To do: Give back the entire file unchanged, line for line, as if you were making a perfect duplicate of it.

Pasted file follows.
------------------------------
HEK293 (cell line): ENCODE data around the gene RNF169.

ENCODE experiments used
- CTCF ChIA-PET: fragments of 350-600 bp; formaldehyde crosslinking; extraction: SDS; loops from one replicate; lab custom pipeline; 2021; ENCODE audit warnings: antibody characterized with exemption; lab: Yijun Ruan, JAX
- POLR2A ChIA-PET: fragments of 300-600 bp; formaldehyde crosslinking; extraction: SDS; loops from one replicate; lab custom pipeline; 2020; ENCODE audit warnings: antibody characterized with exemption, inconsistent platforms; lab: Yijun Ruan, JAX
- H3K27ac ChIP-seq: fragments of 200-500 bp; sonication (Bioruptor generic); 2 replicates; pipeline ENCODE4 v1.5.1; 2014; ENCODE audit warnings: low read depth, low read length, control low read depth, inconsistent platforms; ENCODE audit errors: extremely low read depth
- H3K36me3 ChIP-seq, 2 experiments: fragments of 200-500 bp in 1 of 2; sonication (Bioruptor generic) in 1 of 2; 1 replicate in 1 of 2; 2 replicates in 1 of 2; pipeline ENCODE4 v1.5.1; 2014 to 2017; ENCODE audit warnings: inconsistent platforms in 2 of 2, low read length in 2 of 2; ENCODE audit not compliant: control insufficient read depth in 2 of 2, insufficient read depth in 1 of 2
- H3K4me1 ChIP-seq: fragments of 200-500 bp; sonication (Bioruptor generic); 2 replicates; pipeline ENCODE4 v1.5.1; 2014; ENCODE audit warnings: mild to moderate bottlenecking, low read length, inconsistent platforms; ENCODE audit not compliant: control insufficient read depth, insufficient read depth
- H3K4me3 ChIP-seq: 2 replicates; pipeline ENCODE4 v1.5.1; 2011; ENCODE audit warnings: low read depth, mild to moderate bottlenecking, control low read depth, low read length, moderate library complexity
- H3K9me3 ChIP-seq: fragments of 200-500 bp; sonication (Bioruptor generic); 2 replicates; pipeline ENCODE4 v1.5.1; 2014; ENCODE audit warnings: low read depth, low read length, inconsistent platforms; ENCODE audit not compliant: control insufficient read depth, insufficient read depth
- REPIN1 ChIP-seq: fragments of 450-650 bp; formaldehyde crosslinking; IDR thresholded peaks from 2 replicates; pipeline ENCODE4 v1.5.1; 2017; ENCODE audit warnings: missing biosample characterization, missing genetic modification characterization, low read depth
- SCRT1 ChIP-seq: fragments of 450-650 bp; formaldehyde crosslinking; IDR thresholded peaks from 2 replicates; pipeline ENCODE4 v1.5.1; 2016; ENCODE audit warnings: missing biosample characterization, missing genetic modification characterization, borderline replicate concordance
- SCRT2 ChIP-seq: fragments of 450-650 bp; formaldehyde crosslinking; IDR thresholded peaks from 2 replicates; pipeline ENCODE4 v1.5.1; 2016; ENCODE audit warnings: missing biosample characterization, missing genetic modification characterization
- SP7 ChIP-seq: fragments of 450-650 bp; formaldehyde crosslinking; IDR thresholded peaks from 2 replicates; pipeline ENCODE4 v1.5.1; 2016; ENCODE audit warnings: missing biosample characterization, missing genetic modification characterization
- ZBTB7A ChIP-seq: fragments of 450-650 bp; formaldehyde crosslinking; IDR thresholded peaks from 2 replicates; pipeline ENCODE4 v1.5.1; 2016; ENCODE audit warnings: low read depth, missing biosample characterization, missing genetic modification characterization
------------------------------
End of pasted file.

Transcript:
HEK293 (cell line): ENCODE data around the gene RNF169.

ENCODE experiments used
- CTCF ChIA-PET: fragments of 350-600 bp; formaldehyde crosslinking; extraction: SDS; loops from one replicate; lab custom pipeline; 2021; ENCODE audit warnings: antibody characterized with exemption; lab: Yijun Ruan, JAX
- POLR2A ChIA-PET: fragments of 300-600 bp; formaldehyde crosslinking; extraction: SDS; loops from one replicate; lab custom pipeline; 2020; ENCODE audit warnings: antibody characterized with exemption, inconsistent platforms; lab: Yijun Ruan, JAX
- H3K27ac ChIP-seq: fragments of 200-500 bp; sonication (Bioruptor generic); 2 replicates; pipeline ENCODE4 v1.5.1; 2014; ENCODE audit warnings: low read depth, low read length, control low read depth, inconsistent platforms; ENCODE audit errors: extremely low read depth
- H3K36me3 ChIP-seq, 2 experiments: fragments of 200-500 bp in 1 of 2; sonication (Bioruptor generic) in 1 of 2; 1 replicate in 1 of 2; 2 replicates in 1 of 2; pipeline ENCODE4 v1.5.1; 2014 to 2017; ENCODE audit warnings: inconsistent platforms in 2 of 2, low read length in 2 of 2; ENCODE audit not compliant: control insufficient read depth in 2 of 2, insufficient read depth in 1 of 2
- H3K4me1 ChIP-seq: fragments of 200-500 bp; sonication (Bioruptor generic); 2 replicates; pipeline ENCODE4 v1.5.1; 2014; ENCODE audit warnings: mild to moderate bottlenecking, low read length, inconsistent platforms; ENCODE audit not compliant: control insufficient read depth, insufficient read depth
- H3K4me3 ChIP-seq: 2 replicates; pipeline ENCODE4 v1.5.1; 2011; ENCODE audit warnings: low read depth, mild to moderate bottlenecking, control low read depth, low read length, moderate library complexity
- H3K9me3 ChIP-seq: fragments of 200-500 bp; sonication (Bioruptor generic); 2 replicates; pipeline ENCODE4 v1.5.1; 2014; ENCODE audit warnings: low read depth, low read length, inconsistent platforms; ENCODE audit not compliant: control insufficient read depth, insufficient read depth
- REPIN1 ChIP-seq: fragments of 450-650 bp; formaldehyde crosslinking; IDR thresholded peaks from 2 replicates; pipeline ENCODE4 v1.5.1; 2017; ENCODE audit warnings: missing biosample characterization, missing genetic modification characterization, low read depth
- SCRT1 ChIP-seq: fragments of 450-650 bp; formaldehyde crosslinking; IDR thresholded peaks from 2 replicates; pipeline ENCODE4 v1.5.1; 2016; ENCODE audit warnings: missing biosample characterization, missing genetic modification characterization, borderline replicate concordance
- SCRT2 ChIP-seq: fragments of 450-650 bp; formaldehyde crosslinking; IDR thresholded peaks from 2 replicates; pipeline ENCODE4 v1.5.1; 2016; ENCODE audit warnings: missing biosample characterization, missing genetic modification characterization
- SP7 ChIP-seq: fragments of 450-650 bp; formaldehyde crosslinking; IDR thresholded peaks from 2 replicates; pipeline ENCODE4 v1.5.1; 2016; ENCODE audit warnings: missing biosample characterization, missing genetic modification characterization
- ZBTB7A ChIP-seq: fragments of 450-650 bp; formaldehyde crosslinking; IDR thresholded peaks from 2 replicates; pipeline ENCODE4 v1.5.1; 2016; ENCODE audit warnings: low read depth, missing biosample characterization, missing genetic modification characterization